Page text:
The chapter on the “Rule of Six” is also helpful from an animation perspective if you have a sequence of shots and are concerned about continuity. In animation, unlike live action, you can animate some shots, knowing that when you come back to it a day later, or even a year later, everything – the props, the “actors”, the lights, and the cameras will be exactly where you left them. And you can cut on one frame, and continue with the action on exactly the next frame in the next cut. So when I first started animating shots in a sequence, I didn’t realise that often it will be necessary to “cheat” things by moving things around a bit, or that often you’ll need to cut ahead slightly in the action to keep things feeling dynamic and not stagnant. But making these decisions about where to cut, and what to show, can be difficult, so I found this “Rule of Six” that gives you a list of priorities to guide you, interesting and helpful.
There are some parts of this book that aren’t relevant to animators at all. Large parts of it are dedicated to the more technical side of editing, and most of the second half of the book looks at the progress in technology, and digital versus film. However, I think nearly all animators are also film fans, so may still be interested in the technical aspects. If these elements don’t hold any interest for you though, these passages are easy enough to skip over. Also, this book is very specifically about editing – not so much cinematography as a whole, so if you’re after a broader overview of filmmaking, then this isn’t the book for you. The author also makes the point that this is more a collection of his thoughts on the way he personally edits, rather than a technical how to, but there are still lots of great tips on just the general creative process, as well as the technicalities of editing.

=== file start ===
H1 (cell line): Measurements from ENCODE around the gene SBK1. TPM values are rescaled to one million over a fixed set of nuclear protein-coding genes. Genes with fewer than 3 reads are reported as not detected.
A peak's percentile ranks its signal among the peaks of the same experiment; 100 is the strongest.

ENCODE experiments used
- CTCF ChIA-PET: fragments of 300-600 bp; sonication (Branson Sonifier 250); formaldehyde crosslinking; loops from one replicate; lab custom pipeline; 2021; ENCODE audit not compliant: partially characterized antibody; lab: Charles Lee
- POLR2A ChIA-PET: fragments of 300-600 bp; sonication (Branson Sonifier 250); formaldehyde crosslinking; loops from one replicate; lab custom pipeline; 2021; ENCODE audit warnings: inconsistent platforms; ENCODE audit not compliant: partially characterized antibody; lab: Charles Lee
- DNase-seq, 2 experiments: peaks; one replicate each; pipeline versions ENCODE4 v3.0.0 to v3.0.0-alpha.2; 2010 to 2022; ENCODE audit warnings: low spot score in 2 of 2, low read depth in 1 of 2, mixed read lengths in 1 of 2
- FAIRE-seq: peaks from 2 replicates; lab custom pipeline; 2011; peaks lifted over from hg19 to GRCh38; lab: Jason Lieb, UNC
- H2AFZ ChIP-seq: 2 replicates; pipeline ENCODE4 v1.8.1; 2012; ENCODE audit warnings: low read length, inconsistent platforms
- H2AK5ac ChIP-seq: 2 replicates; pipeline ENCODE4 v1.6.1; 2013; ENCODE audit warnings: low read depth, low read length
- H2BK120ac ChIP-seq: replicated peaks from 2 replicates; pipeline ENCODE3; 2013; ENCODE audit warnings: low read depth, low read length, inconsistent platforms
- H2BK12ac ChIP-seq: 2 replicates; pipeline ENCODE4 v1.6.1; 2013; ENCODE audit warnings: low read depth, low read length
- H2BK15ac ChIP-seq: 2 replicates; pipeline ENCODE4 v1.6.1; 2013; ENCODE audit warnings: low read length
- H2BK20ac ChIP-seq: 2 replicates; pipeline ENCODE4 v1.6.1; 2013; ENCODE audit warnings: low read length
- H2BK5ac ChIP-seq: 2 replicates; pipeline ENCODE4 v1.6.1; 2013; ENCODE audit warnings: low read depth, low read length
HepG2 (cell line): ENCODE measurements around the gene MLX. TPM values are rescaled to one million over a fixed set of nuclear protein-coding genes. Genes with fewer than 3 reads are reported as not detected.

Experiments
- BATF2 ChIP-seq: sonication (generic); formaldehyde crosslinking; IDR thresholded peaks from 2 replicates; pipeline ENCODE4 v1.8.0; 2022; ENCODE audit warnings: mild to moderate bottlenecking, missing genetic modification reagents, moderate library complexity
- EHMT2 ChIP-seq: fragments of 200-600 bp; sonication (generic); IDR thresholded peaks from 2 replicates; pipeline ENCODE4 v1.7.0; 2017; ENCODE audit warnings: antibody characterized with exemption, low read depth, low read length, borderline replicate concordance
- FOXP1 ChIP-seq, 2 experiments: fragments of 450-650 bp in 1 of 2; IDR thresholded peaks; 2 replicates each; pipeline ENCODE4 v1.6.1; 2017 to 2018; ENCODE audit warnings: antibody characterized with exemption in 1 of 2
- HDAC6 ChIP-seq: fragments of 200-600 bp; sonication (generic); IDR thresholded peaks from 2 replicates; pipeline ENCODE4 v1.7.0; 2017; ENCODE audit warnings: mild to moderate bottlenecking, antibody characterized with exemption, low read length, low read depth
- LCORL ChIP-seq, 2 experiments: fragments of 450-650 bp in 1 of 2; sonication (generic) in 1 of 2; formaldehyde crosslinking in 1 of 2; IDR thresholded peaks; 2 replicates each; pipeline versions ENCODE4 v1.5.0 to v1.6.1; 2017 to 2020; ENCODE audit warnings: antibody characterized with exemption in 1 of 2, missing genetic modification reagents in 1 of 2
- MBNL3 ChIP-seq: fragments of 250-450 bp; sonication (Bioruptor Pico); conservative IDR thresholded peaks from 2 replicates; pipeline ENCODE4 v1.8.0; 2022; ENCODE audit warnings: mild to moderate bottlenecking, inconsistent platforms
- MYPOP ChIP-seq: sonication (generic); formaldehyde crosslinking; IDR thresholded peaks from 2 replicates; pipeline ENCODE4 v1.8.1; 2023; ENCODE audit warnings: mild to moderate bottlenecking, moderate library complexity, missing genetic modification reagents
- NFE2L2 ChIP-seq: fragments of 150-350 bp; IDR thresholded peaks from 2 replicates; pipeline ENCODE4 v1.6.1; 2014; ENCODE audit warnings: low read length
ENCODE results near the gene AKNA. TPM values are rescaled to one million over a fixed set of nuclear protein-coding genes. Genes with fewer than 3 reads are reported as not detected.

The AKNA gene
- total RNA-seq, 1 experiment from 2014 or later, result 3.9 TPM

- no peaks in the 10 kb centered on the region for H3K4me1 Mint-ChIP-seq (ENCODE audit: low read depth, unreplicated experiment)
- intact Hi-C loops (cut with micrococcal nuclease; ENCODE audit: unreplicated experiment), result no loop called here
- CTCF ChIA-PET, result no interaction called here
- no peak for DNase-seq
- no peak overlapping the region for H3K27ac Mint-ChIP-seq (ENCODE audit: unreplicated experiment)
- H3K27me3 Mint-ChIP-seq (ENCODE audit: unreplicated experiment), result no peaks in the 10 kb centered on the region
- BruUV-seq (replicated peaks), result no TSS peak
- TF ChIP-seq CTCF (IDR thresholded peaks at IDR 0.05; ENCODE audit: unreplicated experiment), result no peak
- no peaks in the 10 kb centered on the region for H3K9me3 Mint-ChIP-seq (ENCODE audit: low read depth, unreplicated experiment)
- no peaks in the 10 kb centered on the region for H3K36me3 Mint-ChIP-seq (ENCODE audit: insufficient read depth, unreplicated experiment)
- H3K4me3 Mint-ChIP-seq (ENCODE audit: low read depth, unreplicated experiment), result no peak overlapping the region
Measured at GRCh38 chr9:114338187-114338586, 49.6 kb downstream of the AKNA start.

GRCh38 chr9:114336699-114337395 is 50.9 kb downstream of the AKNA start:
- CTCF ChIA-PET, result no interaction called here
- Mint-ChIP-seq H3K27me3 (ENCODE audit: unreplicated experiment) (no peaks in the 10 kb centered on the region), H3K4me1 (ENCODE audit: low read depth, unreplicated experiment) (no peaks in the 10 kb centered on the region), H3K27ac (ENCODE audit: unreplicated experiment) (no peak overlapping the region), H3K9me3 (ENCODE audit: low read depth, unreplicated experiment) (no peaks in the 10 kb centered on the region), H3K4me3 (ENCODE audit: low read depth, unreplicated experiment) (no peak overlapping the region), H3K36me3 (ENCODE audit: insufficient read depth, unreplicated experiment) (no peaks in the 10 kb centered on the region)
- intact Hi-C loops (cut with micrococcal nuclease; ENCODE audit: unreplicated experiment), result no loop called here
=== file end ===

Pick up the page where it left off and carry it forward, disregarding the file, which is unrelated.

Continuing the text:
Not essential reading, but an entertaining look behind the scenes of film editing, with some helpful insights animators can take away.
Foreword by Francis Coppola
1 Cuts and Shadow Cuts
2 Why Do Cuts Work?
3 “Cut Out the Bad Bits”
4 Most with the Least
5 The Rule of Six
7 Seeing Around the Edge of the Frame
8 Dreaming in Pairs
9 Team Work: Multiple Editors
10 The Decisive Moment
11 Methods and Machines: Marble and Clay
12 Test Screenings: Referred Pain
13 Don’t Worry, It’s Only a Movie
15 A Galaxy of Winking Dots
Afterword: Digital Film Editing: Past, Present, and Imagined Future